Tax & NI

Students aren’t exempt from paying tax. As the amount of tax you pay is related to your income from employment, then students often don’t earn enough to have to pay tax.  Even if you don’t earn enough to pay tax, the UK tax office, Her Majesty’s Revenue and Customs Service (HMRC) still need to know about your earnings to decide if you need to pay tax or not.


What is a National Insurance Number and why do I need it?

Everyone who wishes to work in the UK must have a national insurance number.  You can start working without one, but you will need a national insurance number in order to be paid properly. This number allows HMRC to identify how much you have earned and how much tax you need to pay.  Don’t disclose this number to anyone you don’t know as the number is also often used to identify you, especially in relation to claiming benefits.


How do I get a National Insurance Number?

If you are a UK citizen, you should automatically be allocated a national insurance number just before turning 16.  If you think you should have a national insurance but don’t know then visit then contact the HMRC using their online guidance form.

If you aren’t a UK citizen then you will need to apply for a national insurance number.


In Semester 1 only of an academic year the Careers Service will offer appointments to obtain a National Insurance Number.  Details of these dates will be posted here when available.


Alternatively, you can request an NI number by calling the National Insurance number application line: 0800 141 2075.  Although this is a freephone number, some phone providers may charge for the call.  You can telephone free from the Advice Place if you think you will charged.


You may need to give this information:

  • - Your UK postcode and address
  • - You passport details/number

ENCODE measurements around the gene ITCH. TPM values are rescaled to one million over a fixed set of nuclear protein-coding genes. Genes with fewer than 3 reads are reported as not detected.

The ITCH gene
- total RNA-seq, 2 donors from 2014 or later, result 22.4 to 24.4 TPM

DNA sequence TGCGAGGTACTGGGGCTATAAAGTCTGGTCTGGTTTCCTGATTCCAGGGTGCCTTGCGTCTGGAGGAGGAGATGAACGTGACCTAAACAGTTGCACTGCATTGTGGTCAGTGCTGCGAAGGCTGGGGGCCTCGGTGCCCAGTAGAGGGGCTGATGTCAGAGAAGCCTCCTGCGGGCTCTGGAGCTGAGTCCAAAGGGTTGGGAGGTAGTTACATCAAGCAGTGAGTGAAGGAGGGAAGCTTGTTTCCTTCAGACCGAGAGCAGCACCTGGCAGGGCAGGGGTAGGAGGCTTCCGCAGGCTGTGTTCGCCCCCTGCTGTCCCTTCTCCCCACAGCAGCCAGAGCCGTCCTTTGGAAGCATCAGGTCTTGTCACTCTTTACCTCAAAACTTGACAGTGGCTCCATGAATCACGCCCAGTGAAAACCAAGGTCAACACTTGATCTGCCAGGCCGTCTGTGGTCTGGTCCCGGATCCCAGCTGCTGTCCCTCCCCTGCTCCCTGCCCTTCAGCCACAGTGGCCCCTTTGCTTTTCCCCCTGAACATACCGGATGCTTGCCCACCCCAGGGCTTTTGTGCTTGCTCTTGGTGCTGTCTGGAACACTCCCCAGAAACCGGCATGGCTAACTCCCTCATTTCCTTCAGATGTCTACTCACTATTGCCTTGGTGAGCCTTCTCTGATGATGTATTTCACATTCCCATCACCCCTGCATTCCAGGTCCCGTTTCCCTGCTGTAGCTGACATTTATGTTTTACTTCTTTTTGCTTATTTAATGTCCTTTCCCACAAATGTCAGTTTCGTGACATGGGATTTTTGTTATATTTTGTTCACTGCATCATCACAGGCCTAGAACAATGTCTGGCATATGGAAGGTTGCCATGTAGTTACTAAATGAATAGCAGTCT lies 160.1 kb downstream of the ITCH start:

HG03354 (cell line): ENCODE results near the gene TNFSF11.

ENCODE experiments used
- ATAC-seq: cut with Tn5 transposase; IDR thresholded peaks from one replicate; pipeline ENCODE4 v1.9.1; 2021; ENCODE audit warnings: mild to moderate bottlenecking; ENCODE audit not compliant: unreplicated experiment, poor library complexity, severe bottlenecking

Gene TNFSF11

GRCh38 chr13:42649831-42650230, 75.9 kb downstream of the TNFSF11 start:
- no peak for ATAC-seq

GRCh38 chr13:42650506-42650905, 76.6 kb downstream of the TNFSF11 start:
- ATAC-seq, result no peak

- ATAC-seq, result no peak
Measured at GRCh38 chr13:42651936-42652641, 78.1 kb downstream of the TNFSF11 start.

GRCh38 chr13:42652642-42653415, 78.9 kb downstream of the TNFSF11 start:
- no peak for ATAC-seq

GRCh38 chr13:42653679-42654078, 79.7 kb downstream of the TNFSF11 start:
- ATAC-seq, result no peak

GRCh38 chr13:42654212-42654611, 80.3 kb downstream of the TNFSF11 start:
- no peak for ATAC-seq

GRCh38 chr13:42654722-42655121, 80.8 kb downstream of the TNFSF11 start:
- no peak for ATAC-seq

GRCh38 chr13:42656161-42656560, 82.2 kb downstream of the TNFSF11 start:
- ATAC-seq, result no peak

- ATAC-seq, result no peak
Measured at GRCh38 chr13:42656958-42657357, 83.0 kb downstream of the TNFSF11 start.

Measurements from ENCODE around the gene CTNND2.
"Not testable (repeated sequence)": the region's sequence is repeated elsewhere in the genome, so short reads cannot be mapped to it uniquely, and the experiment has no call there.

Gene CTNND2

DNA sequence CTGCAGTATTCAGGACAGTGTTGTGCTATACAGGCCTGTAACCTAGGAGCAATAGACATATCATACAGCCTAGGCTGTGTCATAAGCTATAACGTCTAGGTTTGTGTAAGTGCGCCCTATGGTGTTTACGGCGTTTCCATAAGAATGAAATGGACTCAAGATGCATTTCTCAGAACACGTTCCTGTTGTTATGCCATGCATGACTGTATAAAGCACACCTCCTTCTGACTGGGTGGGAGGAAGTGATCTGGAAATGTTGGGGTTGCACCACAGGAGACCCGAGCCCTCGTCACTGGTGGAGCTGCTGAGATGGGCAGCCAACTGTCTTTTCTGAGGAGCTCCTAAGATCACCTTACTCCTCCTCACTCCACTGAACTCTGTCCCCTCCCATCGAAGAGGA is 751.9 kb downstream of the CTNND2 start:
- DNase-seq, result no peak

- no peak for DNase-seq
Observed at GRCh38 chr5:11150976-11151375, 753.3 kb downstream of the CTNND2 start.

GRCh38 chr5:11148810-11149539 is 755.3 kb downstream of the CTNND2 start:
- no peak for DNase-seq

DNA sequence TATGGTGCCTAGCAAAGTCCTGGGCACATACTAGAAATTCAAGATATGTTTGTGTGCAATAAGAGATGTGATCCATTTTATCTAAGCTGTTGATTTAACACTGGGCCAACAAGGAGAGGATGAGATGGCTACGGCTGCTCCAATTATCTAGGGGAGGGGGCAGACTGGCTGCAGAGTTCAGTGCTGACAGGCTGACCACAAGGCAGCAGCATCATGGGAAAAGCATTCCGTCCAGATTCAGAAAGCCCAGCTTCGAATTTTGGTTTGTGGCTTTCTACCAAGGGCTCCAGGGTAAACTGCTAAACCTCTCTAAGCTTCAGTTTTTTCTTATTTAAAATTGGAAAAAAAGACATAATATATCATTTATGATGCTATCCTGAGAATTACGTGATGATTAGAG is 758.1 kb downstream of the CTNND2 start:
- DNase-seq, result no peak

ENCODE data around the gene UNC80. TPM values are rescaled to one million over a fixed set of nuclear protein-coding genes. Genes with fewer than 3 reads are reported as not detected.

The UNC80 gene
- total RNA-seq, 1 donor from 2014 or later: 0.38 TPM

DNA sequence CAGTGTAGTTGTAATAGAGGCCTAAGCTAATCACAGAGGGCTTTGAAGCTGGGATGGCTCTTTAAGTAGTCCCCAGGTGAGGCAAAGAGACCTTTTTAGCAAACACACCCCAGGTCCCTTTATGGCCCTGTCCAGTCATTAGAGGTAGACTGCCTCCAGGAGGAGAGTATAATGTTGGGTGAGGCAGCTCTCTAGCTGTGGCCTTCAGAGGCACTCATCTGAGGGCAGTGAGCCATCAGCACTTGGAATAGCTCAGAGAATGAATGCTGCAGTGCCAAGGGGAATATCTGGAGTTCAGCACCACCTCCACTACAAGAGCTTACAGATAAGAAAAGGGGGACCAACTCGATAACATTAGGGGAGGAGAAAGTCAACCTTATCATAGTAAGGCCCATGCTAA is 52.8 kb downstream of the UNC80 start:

• - The contact details of your employer if you already have a job offer

You will then normally be asked to attend a National Insurance number interview, which is organised by Jobcentre Plus and will take place at your local Jobcentre. You will be told what documents you need to bring with you; these will usually include:


  • - Your passport or ID card (and visa if applicable)
  • - Proof of address
  • - Matriculation card
  • - Police registration documents (if this applies)


Interviews normally take around 30 minutes and it is important to arrive around 10 minutes early as late arrivals can lose their appointment.


It will the take around 2 or 3 weeks to obtain a number.  If you have had an interview and have been told a national insurance number is being sent, let your employer know, as they may be able to pay you with that information.


What is National Insurance?

There is a common misnomer that National Insurance is what you pay to receive health cover in the UK.  National Insurance is a form of tax and the money collected is used to help pay for welfare benefits, pensions and the NHS.  The amount you pay is based on your income and employment status, not on how often you access the NHS.


You don’t need to pay National Insurance on the first £166 you earn in a week. If you are self-employed and making a profit of £6,365 a year.  Once you earn this amount you will pay 12% of your earnings above that. 


What is Income Tax?

Income Tax is a tax collected on your earnings which helps pay for running public services.  If you earn more than £12,500 (called your personal allowance) in the tax year 2019/2020 then you will begin to pay income tax on your earning above that. A tax year runs from 05 April one year to 04 April the following year.   The tax you pay is staggered until you are earning £44,000, at which point you pay 40%. The Scottish Government sets their own income tax rates for those resident in Scotland, you can view the rate you pay here.